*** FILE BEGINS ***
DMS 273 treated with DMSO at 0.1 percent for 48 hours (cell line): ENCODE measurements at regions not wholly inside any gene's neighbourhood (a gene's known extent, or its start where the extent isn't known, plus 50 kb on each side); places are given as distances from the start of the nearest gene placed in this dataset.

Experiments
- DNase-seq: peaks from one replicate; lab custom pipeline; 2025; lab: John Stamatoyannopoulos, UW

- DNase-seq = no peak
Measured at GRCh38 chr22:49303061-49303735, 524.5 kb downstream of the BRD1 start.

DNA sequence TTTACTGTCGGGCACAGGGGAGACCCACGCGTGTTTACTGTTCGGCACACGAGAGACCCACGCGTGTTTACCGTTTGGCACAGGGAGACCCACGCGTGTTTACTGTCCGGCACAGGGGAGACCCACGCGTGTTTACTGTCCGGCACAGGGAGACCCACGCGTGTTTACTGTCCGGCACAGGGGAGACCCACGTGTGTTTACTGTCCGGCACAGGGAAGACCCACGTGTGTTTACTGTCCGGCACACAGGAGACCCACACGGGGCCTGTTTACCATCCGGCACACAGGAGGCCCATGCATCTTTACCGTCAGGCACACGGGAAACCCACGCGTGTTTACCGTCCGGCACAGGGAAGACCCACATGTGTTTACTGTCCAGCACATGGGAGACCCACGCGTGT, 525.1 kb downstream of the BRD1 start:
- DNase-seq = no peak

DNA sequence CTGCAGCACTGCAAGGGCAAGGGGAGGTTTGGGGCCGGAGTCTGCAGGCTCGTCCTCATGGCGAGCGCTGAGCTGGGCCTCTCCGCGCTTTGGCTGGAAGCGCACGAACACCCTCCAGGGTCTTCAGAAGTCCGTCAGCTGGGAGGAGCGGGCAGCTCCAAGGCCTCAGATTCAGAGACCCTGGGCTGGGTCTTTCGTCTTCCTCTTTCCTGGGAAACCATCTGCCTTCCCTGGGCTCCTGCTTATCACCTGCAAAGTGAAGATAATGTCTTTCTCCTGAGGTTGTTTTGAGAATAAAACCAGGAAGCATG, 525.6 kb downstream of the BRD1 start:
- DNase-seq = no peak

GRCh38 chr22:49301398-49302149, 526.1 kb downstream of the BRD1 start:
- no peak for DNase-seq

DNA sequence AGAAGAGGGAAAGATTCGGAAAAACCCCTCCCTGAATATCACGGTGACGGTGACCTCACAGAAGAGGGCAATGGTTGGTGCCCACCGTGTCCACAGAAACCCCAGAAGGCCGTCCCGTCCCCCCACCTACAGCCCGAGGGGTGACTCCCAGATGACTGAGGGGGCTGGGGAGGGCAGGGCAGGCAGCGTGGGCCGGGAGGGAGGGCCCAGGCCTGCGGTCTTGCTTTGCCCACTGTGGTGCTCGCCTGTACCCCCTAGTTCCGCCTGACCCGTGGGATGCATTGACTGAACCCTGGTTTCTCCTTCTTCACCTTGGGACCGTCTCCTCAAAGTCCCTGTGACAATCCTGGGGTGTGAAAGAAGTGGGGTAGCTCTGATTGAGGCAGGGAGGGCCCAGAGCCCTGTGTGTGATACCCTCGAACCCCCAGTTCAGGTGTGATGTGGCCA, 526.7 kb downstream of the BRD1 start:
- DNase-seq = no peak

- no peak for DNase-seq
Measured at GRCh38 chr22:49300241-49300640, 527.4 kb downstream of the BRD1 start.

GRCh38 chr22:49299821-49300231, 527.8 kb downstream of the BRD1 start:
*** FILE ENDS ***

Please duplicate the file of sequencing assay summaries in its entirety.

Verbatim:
DMS 273 treated with DMSO at 0.1 percent for 48 hours (cell line): ENCODE measurements at regions not wholly inside any gene's neighbourhood (a gene's known extent, or its start where the extent isn't known, plus 50 kb on each side); places are given as distances from the start of the nearest gene placed in this dataset.

Experiments
- DNase-seq: peaks from one replicate; lab custom pipeline; 2025; lab: John Stamatoyannopoulos, UW

- DNase-seq = no peak
Measured at GRCh38 chr22:49303061-49303735, 524.5 kb downstream of the BRD1 start.

DNA sequence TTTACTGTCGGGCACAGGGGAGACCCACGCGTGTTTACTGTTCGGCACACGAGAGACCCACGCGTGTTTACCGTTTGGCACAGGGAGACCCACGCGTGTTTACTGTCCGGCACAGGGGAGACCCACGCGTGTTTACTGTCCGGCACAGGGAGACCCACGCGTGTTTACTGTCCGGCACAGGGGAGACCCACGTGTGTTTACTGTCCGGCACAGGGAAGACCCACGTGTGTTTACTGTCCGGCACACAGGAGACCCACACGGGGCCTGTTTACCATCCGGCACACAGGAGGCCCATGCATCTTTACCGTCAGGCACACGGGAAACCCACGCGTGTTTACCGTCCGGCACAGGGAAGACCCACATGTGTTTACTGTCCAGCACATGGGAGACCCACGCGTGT, 525.1 kb downstream of the BRD1 start:
- DNase-seq = no peak

DNA sequence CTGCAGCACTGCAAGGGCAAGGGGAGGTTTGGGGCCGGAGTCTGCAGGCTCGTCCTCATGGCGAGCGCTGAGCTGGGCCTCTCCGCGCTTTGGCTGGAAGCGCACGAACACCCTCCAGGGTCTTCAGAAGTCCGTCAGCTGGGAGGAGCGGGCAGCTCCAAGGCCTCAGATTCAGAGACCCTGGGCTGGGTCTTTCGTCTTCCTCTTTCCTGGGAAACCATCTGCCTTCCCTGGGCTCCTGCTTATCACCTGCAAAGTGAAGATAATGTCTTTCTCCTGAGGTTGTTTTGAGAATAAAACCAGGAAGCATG, 525.6 kb downstream of the BRD1 start:
- DNase-seq = no peak

GRCh38 chr22:49301398-49302149, 526.1 kb downstream of the BRD1 start:
- no peak for DNase-seq

DNA sequence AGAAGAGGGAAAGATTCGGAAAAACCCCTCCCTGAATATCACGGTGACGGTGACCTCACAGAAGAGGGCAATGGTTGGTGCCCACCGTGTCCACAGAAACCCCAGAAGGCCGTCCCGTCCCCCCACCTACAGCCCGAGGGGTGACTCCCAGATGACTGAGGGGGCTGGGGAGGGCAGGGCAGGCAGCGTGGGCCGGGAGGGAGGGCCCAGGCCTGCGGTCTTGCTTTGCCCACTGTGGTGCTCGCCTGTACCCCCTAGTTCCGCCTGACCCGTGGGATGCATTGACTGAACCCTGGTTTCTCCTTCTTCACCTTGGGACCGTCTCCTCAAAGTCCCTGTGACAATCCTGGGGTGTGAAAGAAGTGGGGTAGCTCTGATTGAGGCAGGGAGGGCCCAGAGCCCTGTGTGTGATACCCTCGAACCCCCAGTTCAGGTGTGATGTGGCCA, 526.7 kb downstream of the BRD1 start:
- DNase-seq = no peak

- no peak for DNase-seq
Measured at GRCh38 chr22:49300241-49300640, 527.4 kb downstream of the BRD1 start.

GRCh38 chr22:49299821-49300231, 527.8 kb downstream of the BRD1 start: